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Malawi: Climate change threatens food security

By Jane Changwanda


Lilongwe 15 February 2016: Abiti Mkwanda, a 62-year-old woman resident in Mangochi district in the southern region of Malawi remembers vividly how the 2015 floods left her hopeless when her maize field drowned. She recounts how it has been hard to find food for herself and her grandchildren.  For the whole year, she depended on selling firewood, grass and taking up part time jobs to earn a living.



Every day Mkwanda walks a four kilometre round trip to Nambande Mountain, to fetch firewood to sell. From the proceeds, she buys a five-kilogram bucket of maize and other necessities for herself and her three grandchildren. “Life is becoming tougher and tougher now as we are in bad climate seasons, the price of a five kg bucket has risen,” she laments. “Every day I go to the mountain to fetch firewood and search for piece jobs to find money for food. Sometime back all was simple and in order but now we go to bed on empty stomachs because the price of maize has gone up.”


This is but one example of ordinary Malawians suffering due to the perils of climate change.


In January 2015, President Arthur Peter Mutharika declared a state of disaster in 15 districts due to the floods. Malawi experienced floods that are estimated to have affected over one million people, with an original estimate of 174,000 people displaced. The United Nations Children’s Emergency Fund (UNICEF) reported that about 276 people died or were missing, while 645 people were injured. Many people lost relatives, property, homes and cultivating land. Reports say climate change and environmental degradation was fuelling the intensity and frequency of the disaster.


A year on, the rains have failed and Malawi is facing a severe drought. In the 2016 drought the nation is once more left hungry, with extreme weather conditions ravaging the country. Climate change is posing many challenges especially for the rural population who constitute 84% of the total population and depend on rain-fed subsistence farming with no capabilities in irrigation farming. Data released by the World Food Programme (WFP) shows that 2.8 million people in the country are food insecure because of drought and flooding from last year.


In Malawi, women remain the largest proportion of the poor. They are more likely to suffer more due to climate change compared to men because of social and cultural contexts that determine gendered roles, responsibilities and even their access to resources. Women are most vulnerable to the impact of climate change since they contribute 70% workforce in the agriculture sector and are the main champions of subsistence farming according to Food and Agricultural Organisation (FAO).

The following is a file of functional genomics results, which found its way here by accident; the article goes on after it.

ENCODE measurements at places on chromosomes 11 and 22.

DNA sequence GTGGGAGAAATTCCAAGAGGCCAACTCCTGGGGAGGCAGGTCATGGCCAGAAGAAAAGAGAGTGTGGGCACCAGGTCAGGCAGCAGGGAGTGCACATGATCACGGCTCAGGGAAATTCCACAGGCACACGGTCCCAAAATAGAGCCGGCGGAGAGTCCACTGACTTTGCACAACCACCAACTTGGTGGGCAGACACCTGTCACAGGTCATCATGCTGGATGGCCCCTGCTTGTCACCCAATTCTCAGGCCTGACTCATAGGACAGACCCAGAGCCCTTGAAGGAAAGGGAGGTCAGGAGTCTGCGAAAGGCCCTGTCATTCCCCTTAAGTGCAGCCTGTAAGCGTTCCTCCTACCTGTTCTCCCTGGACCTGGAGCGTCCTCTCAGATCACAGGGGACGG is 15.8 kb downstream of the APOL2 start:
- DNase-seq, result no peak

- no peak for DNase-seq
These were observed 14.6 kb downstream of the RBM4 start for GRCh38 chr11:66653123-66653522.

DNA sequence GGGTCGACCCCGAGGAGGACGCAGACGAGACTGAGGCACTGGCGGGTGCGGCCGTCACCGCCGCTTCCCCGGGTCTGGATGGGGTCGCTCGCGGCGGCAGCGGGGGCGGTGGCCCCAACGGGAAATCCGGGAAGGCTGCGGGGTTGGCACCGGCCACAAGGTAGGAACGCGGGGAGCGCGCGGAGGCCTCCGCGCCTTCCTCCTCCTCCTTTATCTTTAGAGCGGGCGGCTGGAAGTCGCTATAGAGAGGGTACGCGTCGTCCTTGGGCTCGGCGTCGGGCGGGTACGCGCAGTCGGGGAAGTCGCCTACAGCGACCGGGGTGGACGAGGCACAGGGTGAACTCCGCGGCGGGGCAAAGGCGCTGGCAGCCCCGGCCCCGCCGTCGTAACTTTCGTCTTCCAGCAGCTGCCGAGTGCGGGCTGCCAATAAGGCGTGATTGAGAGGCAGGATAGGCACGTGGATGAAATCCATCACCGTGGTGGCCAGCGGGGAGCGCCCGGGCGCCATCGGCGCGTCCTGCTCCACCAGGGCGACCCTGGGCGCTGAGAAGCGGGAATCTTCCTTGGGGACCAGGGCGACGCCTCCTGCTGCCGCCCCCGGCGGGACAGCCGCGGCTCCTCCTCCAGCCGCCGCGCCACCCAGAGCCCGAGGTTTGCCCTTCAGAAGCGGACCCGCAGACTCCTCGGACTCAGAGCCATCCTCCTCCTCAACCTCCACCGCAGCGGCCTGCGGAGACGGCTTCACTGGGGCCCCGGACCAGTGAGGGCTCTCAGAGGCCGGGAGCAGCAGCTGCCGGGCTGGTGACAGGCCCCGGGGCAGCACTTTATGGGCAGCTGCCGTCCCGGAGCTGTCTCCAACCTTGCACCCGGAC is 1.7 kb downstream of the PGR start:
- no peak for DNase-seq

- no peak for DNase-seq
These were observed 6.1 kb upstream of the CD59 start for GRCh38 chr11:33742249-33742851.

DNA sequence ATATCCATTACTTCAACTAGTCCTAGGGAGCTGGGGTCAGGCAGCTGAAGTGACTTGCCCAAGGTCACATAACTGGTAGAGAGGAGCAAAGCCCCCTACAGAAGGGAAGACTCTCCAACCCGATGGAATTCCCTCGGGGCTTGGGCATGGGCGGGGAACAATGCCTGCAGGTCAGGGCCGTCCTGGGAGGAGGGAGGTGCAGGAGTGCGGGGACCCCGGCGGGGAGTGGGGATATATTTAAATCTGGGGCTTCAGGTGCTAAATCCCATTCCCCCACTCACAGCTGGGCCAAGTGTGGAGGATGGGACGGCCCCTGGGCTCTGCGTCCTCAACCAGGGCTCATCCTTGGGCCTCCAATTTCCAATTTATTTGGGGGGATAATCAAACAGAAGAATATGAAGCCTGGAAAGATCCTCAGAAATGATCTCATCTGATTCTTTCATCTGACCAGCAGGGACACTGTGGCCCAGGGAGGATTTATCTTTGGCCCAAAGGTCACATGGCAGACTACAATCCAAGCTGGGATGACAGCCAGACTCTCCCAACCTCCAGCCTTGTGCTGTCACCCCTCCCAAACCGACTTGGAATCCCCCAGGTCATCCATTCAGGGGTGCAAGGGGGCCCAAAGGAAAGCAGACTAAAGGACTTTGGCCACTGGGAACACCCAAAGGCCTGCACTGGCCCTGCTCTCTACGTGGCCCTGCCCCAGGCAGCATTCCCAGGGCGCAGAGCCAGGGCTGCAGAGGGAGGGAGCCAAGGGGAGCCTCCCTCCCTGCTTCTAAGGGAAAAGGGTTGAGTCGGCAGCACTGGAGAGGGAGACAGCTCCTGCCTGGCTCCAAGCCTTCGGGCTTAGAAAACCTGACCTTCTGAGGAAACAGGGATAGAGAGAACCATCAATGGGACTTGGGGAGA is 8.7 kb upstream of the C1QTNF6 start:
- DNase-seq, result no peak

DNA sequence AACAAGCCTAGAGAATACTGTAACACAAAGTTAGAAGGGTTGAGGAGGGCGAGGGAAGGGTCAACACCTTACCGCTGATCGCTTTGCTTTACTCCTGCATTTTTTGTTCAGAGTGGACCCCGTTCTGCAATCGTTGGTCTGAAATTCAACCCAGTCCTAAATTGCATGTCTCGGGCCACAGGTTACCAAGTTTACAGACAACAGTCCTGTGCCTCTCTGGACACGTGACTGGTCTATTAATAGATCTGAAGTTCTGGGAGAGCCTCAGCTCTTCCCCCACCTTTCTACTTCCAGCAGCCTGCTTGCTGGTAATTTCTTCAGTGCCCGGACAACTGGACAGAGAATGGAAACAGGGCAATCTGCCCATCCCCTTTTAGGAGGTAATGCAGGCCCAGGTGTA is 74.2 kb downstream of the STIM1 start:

Malawi is a signatory to the United Nations Framework Convention on climate change that urges member states to contribute to addressing climate change and the Southern African Development Community (SADC) Protocol on Environmental Management and Sustainable Development. There is no better time than now to rework the climate change policy from a draft version to an actionable document.


The National Secretary for Catholic Development Commission, Carstens Mulume, stated that “women in the country are facing a lot of challenges due to climate change walking long distance to fetch water and firewood and also harvesting low yields because of unreliable rainfall that have forced households into poverty.”


According to the 2007/08 Human Development Report in Malawi, rural communities are the most vulnerable to impact of climate change. Gender Links notes that women make up 75% of environmental refugees worldwide and 85% of people who die in climate induced disasters ar.


The government has revised the National Adaptation programmes of Action (NAPA), National Climate Change Programme and the Climate Change Investment Plan. Mulume commented that ”using these strategies alone in the fight against climate change is like using a gun without ammunition  as these  strategies provide only guidelines  and action plans on what can be done to mitigate the climate change.” They do not necessarily provide sustainable practical solutions.


The three year climate change policy, if approved, would “help stakeholders to tackle issues that affect marginalised groups due to climate change as stipulated in section 5.3 of the current draft climate change policy,” Mulume says.


One of the goals of the climate change policy is to ensure mainstreaming of gender issues into all climate change adaptation, mitigation, technology transfer and capacity building strategies, plans and programmes. This would cover the women such as Mkwanda. The government would have ready solutions to the climate disasters.


Between floods and droughts, Malawi needs a watertight climate change policy that puts into account the ordinary citizen that is at the mercy of climate change. With the stakeholders all sitting down to confirm the climate change policy, the policy will help the country achieve food security by enhancing the participation of national and international sponsors in addressing various effects of climate change.


This would put government in a better position to provide national budgetary allocations to implement the policy and strategies on the ground, thus financing the policy`s implementation plan. The time is now to mitigate climate change with working polices.


(Jane Changwanda is a journalist with Radio Maria Malawi. This article is written in her personal capacity as part of the Gender Links New Service).    

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